Volume 413, Number 2, January II 2004
|Page(s)||415 - 439|
|Section||Cosmology (including clusters of galaxies)|
|Published online||18 December 2003|
Spatially resolved X-ray spectroscopy of cooling clusters of galaxies
SRON National Institute for Space Research Sorbonnelaan 2, 3584 CA Utrecht, The Netherlands
2 Department of Physics, Columbia University, 550 West 120th Street, New York, NY 10027, USA
3 Paul Scherrer Institute, Laboratory for Astrophysics, 5232 Villigen, Switzerland
4 Institute of Theoretical Physics, University of Zürich, Winterthurerstrasse, 190, 8057 Zürich, Switzerland
5 Mullard Space Science Laboratory, University College London, Holmbury St. Mary, Dorking, Surrey, RH5 6NT, UK
6 Max-Planck-Institut für extraterrestrische Physik, Giessenbachstrasse, 85748 Garching, Germany
Corresponding author: J.S. Kaastra, J.Kaastra@sron.nl
Accepted: 22 September 2003
We present spatially resolved X-ray spectra taken with the EPIC cameras of XMM-Newton of a sample of 17 cooling clusters and three non-cooling clusters for comparison. The deprojected spectra are analyzed with a multi-temperature model, independent of any a priori assumptions about the physics behind the cooling and heating mechanisms. All cooling clusters show a central decrement of the average temperature, most of them of a factor of . Three clusters (Sérsic 159-3, MKW 3s and Hydra A) only show a weak temperature decrement, while two others (A 399 and A 2052) have a very strong temperature decrement. All cooling clusters show a weak pressure gradient in the core. More important, at each radius within the cooling region the gas is not isothermal. The differential emission measure distribution shows a strong peak near the maximum (ambient) temperature, with a steep decline towards lower temperatures, approximately proportional to T3, or alternatively a cut-off at about a quarter to half of the maximum temperature. In general, we find a poor correlation between radio flux of the central galaxy and the temperature decrement of the cooling flow. This is interpreted as evidence that except for a few cases (like the Hydra A cluster) heating by a central AGN is not the most common cause of weak cooling flows. We investigate the role of heat conduction by electrons and find that the theoretically predicted conductivity rates are not high enough to balance radiation losses. The differential emission measure distribution has remarkable similarities with the predictions from coronal magnetic loop models. Also the physical processes involved (radiative cooling, thermal conduction along the loops, gravity) are similar for clusters loops and coronal loops. If coronal loop models apply to clusters, we find that a few hundred loops per scale height should be present. The typical loop sizes deduced from the observed emission measure distribution are consistent with the characteristic magnetic field sizes deduced from Faraday rotation measurements.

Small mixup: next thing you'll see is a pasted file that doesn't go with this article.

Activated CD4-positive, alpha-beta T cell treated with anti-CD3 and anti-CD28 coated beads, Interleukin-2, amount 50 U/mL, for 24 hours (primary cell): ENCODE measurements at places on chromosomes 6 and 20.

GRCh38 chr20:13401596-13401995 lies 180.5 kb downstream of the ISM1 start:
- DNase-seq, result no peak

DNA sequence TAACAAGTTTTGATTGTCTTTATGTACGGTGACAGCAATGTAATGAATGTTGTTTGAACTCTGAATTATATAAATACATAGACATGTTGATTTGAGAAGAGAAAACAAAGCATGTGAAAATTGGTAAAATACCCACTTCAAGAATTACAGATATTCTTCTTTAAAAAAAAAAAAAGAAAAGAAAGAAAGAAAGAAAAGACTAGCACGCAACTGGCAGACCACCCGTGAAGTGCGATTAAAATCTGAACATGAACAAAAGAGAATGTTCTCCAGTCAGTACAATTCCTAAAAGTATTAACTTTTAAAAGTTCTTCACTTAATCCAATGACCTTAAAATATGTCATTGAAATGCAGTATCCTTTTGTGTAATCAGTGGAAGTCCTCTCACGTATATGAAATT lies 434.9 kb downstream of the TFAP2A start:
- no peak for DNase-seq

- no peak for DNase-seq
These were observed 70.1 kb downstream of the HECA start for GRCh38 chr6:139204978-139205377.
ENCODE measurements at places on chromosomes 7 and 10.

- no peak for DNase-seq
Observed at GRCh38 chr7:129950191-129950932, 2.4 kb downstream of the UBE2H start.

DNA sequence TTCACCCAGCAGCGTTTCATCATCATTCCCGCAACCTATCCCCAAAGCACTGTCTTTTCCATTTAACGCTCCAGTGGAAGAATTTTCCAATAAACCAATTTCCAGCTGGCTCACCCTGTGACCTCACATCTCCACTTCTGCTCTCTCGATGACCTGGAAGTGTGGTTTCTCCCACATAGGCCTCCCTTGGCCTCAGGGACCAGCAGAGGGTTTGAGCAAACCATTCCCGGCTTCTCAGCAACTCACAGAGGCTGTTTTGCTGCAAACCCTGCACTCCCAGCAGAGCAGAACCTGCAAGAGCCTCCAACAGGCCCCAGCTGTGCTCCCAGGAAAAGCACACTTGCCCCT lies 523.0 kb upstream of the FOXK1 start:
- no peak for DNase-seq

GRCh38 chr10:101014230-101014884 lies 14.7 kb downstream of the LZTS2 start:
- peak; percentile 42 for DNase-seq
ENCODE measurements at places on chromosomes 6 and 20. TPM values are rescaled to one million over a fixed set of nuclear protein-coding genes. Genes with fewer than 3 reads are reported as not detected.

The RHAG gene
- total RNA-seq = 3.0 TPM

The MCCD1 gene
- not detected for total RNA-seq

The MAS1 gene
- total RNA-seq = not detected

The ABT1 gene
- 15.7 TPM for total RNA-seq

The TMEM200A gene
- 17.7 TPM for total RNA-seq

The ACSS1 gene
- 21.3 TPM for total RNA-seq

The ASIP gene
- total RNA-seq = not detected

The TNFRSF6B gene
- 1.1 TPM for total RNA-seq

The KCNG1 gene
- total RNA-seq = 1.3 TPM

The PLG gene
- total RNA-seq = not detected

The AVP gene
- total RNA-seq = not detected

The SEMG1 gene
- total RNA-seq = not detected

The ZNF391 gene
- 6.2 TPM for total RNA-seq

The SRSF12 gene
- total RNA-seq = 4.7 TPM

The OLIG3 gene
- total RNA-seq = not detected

Key words: galaxies: clusters: general / cooling flows / X-rays: galaxies: clusters
© ESO, 2004
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